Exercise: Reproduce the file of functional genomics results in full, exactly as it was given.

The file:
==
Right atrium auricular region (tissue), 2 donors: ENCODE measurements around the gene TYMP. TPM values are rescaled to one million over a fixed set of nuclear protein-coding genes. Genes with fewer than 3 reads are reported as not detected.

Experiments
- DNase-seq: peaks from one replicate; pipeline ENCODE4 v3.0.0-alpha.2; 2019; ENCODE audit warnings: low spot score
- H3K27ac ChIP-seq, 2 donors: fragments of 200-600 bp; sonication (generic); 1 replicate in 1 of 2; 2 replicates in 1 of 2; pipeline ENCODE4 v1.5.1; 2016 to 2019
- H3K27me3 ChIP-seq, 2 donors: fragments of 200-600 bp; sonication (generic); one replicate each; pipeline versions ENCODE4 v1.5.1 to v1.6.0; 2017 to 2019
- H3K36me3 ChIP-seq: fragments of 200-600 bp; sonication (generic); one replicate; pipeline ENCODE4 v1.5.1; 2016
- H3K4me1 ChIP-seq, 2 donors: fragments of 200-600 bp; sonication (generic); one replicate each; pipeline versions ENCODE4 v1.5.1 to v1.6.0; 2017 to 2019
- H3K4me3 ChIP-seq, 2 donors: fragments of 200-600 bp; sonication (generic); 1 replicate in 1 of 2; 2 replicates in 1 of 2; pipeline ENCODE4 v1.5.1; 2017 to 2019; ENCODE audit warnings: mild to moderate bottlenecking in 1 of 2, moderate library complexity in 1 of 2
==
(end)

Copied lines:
Right atrium auricular region (tissue), 2 donors: ENCODE measurements around the gene TYMP. TPM values are rescaled to one million over a fixed set of nuclear protein-coding genes. Genes with fewer than 3 reads are reported as not detected.

Experiments
- DNase-seq: peaks from one replicate; pipeline ENCODE4 v3.0.0-alpha.2; 2019; ENCODE audit warnings: low spot score
- H3K27ac ChIP-seq, 2 donors: fragments of 200-600 bp; sonication (generic); 1 replicate in 1 of 2; 2 replicates in 1 of 2; pipeline ENCODE4 v1.5.1; 2016 to 2019
- H3K27me3 ChIP-seq, 2 donors: fragments of 200-600 bp; sonication (generic); one replicate each; pipeline versions ENCODE4 v1.5.1 to v1.6.0; 2017 to 2019
- H3K36me3 ChIP-seq: fragments of 200-600 bp; sonication (generic); one replicate; pipeline ENCODE4 v1.5.1; 2016
- H3K4me1 ChIP-seq, 2 donors: fragments of 200-600 bp; sonication (generic); one replicate each; pipeline versions ENCODE4 v1.5.1 to v1.6.0; 2017 to 2019
- H3K4me3 ChIP-seq, 2 donors: fragments of 200-600 bp; sonication (generic); 1 replicate in 1 of 2; 2 replicates in 1 of 2; pipeline ENCODE4 v1.5.1; 2017 to 2019; ENCODE audit warnings: mild to moderate bottlenecking in 1 of 2, moderate library complexity in 1 of 2